The IRS originally sent out 85,000 checks, worth around $100m, to incarcerated individuals for COVID relief, then later wanted the money refunded, deciding that incarcerated individuals were ineligible. The court found that this retraction was harmful, against public policy, and went against Congress's intent for the CARES Act. The court decided to certify a class of all incarcerated individuals who were incarcerated from March 2020 until September 2020, who would otherwise be eligible for the CARES Act monetary relief. The court also granted a motion for a preliminary injunction that prohibits the IRS from excluding the class from COVID relief.
Scholl v. Mnuchin, 489 F. Supp. 3d 1008 (N.D. Cal. 2020)
All charges, state and federal
Class Certification, Monetary Relief, Other, Preliminary Injunction (PI), Motion to appoint co-lead counsel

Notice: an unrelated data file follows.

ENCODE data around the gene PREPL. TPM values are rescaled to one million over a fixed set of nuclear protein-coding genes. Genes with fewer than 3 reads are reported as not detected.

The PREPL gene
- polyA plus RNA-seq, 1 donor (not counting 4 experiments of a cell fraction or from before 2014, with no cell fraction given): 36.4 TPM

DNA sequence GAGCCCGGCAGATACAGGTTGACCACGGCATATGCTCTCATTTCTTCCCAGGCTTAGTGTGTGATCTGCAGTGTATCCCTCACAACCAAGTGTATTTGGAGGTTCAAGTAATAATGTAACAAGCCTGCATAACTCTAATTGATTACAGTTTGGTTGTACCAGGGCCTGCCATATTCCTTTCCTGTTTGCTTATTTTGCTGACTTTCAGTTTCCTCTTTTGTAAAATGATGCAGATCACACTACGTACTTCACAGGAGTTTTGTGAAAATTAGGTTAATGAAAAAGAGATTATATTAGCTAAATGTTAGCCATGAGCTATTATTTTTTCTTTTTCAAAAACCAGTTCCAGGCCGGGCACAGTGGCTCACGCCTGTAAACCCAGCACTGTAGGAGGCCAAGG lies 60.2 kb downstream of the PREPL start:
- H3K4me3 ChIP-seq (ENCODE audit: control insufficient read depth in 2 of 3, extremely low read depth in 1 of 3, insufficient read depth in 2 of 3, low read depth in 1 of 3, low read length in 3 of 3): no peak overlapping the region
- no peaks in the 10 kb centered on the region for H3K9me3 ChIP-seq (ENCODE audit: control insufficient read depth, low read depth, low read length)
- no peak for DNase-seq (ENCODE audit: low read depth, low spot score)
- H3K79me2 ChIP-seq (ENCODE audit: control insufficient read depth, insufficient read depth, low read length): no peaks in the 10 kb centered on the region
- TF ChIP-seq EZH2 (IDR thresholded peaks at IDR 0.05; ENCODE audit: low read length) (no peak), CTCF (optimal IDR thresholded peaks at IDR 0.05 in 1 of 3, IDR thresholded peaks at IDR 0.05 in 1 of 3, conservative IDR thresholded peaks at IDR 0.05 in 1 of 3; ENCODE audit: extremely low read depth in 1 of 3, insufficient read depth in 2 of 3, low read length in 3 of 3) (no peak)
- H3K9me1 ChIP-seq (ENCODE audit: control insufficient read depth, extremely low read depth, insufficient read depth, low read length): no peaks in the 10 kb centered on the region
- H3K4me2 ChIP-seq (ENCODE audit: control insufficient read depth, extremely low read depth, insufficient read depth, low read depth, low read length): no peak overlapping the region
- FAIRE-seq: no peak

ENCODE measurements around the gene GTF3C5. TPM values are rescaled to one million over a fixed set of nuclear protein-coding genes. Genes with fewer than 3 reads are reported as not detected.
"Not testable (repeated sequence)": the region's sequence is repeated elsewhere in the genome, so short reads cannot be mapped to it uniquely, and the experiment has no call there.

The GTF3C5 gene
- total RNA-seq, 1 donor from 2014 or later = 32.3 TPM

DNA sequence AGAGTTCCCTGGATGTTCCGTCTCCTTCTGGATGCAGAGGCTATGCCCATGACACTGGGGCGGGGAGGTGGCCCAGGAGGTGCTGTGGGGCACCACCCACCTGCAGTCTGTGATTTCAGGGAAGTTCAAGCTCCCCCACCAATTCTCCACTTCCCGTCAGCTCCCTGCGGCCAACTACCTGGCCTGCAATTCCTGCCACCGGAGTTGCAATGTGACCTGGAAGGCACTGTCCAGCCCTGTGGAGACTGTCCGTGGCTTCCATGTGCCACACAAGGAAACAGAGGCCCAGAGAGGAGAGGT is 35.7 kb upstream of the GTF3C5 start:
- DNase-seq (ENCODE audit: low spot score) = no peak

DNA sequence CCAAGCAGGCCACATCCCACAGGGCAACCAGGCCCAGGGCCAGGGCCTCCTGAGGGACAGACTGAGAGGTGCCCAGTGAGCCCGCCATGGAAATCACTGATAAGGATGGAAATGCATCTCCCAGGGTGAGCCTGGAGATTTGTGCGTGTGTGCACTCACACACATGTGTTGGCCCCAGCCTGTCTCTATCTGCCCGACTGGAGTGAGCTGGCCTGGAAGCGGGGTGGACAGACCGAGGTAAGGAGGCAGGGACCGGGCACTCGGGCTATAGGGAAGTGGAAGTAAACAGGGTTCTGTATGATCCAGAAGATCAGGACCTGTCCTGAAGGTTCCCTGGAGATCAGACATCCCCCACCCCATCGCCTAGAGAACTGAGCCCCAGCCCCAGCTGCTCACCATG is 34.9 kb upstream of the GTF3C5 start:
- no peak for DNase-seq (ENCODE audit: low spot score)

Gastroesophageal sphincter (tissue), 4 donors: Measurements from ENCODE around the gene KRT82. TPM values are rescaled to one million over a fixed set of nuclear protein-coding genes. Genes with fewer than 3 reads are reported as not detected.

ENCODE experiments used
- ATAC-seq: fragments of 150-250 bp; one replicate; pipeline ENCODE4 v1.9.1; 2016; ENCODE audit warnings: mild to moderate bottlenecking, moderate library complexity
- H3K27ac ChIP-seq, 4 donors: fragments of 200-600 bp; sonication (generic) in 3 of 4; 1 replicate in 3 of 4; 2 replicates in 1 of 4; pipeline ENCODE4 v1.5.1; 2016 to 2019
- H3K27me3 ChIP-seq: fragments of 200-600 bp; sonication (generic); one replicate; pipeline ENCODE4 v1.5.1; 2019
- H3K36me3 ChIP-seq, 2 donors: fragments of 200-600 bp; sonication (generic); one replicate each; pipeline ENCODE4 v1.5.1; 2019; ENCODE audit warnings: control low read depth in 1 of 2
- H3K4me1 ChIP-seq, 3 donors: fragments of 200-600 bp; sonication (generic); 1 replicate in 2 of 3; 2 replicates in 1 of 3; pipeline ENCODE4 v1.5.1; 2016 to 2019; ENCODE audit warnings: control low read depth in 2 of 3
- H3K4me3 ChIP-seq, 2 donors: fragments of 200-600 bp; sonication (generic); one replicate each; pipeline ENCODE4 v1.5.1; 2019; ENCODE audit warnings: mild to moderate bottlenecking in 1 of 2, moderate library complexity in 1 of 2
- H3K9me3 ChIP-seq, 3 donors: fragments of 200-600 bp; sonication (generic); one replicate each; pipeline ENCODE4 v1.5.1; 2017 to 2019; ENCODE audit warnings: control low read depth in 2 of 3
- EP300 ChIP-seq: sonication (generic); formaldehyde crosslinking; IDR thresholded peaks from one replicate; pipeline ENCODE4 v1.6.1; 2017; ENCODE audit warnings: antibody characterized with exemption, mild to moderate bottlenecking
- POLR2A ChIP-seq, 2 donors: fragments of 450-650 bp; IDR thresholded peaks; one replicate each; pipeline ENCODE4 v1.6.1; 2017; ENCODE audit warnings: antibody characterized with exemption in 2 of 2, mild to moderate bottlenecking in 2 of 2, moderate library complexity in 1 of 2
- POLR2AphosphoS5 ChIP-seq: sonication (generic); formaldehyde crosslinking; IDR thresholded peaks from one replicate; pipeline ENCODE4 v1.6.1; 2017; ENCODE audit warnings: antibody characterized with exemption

Preliminary Injunction was granted to make incarcerated and formerly incarcerated individuals, who would otherwise be eligible, eligible for CARES Act monetary relief. Improved conditions by giving money to incarcerated people who can supplement their own food and hygiene needs in prison.
COVID-19 Positive or Symptomatic
COVID-19 in Jail Prison or Detention Center
Crowdsourced legal documents from around the country related to COVID-19 and incarceration, organized, collected, and summarized for public defenders, litigators, and other advocates. Created and managed by Bronx Defenders, Columbia Law School’s Center for Institutional and Social Change, UCLA Law COVID-19 Behind Bars Data Project, and Zealous. Mostly federal court opinions, but now expanding to states and legal filings, declarations, and exhibits.
This resource is designed to help lawyers, advocates, researchers, journalists, and others interested in challenging, remedying, or drawing attention to the grave risk that Covid-19 poses to individuals who are detained.